Health care professionals, experts and even organizations have been promoting the idea “breast is best” since the mid-1990’s. The promotion is based upon countless studies that have suggested that breastfed babies have an increased immunity against certain infections and autoimmune disorders. Other studies have also suggested that breastfeeding can aid in brain development and in decreasing the risk of obesity later in life. After taking a look at the breastfeeding rates in the UK, it would seem that all that work is finally paying off.
Overall, some 81 percent of all new mothers are opting to start their babies out on breast milk. This is a 15 percent increase on rates from the mid 1990’s in which only about 66 percent of all new moms started their babies out on the breast. Older mothers that hold a professional or managerial job seem to be leading the way in this new trend.
According to the latest data, 87 percent of mothers over the age of 30 chose to breastfeed while only 58 percent of teen moms chose breast over formula. Ninety percent of women in managerial or professional positions started with breast compared to 74 percent of women in routine or manual occupations.
What’s more, the data indicated that more women are breastfeeding for the recommended six months – 34 percent compared to just 21 percent in 1995 – but only one in 100 are actually adhering to the NHS recommendation that babies should receive breast milk exclusively during those six months. Many moms are supplementing with formula or choosing to initiate soft foods during this time. Campaigners say the fault lies with the NHS for not being realistic about the day-to-day responsibilities of today’s women.
“The percentage of mothers exclusively breastfeeding to six months, in line with guidance from World Health Organization and from UK Health Departments, is very small,” Heather Tricky, research manager for the National Childbirth Trust told Daily Mail. “This suggests that this high-level policy goal is not engaging with the reality of women’s experiences of feeding in the UK.”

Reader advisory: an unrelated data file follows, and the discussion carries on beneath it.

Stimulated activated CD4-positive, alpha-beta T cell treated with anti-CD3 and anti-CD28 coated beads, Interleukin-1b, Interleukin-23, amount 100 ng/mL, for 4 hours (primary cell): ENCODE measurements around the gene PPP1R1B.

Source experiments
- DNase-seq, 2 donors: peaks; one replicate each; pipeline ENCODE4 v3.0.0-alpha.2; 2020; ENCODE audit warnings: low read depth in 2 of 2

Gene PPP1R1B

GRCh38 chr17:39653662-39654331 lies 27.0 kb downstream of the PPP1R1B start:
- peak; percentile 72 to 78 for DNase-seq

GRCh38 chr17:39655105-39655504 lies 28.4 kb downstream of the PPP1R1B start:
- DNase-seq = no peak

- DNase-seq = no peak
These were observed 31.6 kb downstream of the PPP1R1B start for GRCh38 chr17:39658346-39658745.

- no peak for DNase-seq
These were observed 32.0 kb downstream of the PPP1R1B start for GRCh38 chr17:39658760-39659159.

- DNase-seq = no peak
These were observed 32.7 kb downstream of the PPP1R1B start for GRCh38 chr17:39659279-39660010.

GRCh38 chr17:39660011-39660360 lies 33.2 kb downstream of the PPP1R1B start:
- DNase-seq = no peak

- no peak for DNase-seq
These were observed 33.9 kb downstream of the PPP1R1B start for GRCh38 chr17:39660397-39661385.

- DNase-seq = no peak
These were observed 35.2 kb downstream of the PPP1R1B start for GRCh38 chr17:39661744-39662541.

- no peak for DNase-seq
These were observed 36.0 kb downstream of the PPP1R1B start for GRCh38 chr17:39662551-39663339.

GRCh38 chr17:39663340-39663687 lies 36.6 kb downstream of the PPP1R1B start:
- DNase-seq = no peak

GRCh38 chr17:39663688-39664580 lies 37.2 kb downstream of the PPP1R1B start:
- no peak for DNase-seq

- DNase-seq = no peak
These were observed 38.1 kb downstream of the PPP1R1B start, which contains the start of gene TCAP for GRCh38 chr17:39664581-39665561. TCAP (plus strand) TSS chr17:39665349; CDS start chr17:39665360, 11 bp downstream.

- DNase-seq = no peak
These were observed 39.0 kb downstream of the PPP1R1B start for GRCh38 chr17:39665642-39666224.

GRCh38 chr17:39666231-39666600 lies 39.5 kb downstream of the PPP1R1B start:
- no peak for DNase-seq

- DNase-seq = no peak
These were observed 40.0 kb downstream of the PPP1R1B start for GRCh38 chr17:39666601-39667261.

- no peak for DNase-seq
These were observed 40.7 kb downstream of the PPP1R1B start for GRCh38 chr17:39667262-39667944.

While, in my opinion, the recommendation should not be changed because it is just that, a recommendation, I did feel that Tricky made some valid points in how breastfeeding rates can be further improved.
“We are concerned that more attention needs to be given to real-life circumstances, concerns and perceived barriers that women experience, that limit opportunities to initiate breastfeeding and to continue for several months. The vast majority of UK mothers introduce formula milk at some point,” Trickey said. “We are concerned that a high proportion of mothers stop before they planned to in the early days and weeks. This suggests many women are still not getting all the support they need during this critical adjustment period. Mothers who plan to breastfeed need access to skilled, knowledgeable, one-to-one support.”
In contrast to Trickey’s standpoint, Louise Silverton, director for midwifery at the Royal College of Midwives, believes the fault lies within society itself. She also feels there needs to be more focus on improving breastfeeding rates among groups in which choosing to breastfeed is less common, like teen moms and moms with lower incomes.
“There is still room for improvement among groups with traditionally lower breastfeeding rates and those who tend to breastfeed for shorter durations,” Silverton told Daily Mail. “Furthermore, there needs to be a sea of change in public attitudes towards breastfeeding in public places and more needs to be done to increase the visibility of breastfeeding and its acceptability in public.”
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